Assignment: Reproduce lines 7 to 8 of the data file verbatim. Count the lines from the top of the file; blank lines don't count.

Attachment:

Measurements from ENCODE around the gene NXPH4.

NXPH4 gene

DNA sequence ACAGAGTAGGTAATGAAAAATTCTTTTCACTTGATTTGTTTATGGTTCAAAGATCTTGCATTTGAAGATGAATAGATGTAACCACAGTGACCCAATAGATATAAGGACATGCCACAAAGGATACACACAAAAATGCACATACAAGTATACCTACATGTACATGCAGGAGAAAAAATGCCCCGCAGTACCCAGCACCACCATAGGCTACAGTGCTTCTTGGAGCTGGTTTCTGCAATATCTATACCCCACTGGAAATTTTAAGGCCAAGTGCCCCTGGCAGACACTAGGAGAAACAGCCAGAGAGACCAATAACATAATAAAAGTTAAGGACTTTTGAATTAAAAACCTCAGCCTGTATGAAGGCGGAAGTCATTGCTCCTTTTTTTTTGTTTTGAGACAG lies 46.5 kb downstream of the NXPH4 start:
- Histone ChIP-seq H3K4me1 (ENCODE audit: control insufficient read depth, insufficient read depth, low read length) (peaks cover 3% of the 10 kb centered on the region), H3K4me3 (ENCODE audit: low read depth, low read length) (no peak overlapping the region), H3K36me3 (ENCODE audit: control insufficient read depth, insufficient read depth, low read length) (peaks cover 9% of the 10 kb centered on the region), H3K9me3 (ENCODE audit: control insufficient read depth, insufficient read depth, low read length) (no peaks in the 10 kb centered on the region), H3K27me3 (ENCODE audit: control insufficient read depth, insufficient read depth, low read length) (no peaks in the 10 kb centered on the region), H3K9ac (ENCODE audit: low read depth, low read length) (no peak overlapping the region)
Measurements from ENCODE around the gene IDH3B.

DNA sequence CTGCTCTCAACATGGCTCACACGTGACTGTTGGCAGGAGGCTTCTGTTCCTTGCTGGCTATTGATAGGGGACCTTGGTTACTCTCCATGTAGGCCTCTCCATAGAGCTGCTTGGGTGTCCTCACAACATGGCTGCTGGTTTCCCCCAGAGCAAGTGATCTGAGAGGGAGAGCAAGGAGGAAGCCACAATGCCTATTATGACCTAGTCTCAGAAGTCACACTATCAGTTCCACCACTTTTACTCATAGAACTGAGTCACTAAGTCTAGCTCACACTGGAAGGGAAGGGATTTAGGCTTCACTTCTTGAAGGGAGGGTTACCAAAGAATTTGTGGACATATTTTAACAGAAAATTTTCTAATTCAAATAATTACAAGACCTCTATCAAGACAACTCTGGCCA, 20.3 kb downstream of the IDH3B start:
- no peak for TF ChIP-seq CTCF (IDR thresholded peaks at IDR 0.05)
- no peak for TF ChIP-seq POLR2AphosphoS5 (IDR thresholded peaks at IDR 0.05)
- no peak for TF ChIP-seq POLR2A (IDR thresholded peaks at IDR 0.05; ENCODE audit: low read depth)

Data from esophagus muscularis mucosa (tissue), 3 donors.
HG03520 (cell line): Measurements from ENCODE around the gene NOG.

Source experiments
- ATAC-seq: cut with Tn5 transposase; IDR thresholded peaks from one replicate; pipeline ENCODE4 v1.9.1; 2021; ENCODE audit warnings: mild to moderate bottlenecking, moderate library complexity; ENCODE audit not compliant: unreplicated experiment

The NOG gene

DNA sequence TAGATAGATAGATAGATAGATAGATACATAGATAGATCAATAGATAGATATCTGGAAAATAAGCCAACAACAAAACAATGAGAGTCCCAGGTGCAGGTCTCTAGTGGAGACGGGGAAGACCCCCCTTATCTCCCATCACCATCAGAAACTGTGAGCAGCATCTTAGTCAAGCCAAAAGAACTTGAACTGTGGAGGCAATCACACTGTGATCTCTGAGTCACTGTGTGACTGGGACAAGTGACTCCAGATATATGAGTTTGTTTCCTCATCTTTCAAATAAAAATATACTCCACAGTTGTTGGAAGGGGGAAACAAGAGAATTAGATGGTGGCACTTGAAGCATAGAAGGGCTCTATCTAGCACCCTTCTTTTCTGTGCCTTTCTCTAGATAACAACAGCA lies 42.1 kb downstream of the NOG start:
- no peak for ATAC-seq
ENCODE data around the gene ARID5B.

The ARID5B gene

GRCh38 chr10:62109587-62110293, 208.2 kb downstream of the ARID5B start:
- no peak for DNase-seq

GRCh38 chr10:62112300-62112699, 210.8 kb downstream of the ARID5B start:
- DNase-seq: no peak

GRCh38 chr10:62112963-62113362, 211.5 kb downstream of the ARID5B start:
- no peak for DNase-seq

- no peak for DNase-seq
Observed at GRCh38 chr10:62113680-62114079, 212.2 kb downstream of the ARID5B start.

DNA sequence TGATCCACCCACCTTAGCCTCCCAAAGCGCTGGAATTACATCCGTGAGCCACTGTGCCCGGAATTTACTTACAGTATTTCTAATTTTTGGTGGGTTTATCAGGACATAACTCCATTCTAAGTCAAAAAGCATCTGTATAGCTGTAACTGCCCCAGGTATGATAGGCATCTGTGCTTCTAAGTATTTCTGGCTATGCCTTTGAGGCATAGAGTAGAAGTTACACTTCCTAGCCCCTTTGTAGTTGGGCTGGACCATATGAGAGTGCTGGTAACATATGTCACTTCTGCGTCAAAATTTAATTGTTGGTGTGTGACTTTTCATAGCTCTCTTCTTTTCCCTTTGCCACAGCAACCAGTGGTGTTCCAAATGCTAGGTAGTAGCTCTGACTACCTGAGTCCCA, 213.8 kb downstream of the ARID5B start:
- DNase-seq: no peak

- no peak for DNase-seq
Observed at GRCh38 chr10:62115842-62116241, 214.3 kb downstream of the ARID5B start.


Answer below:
- no peak for TF ChIP-seq CTCF (IDR thresholded peaks at IDR 0.05)
- no peak for TF ChIP-seq POLR2AphosphoS5 (IDR thresholded peaks at IDR 0.05)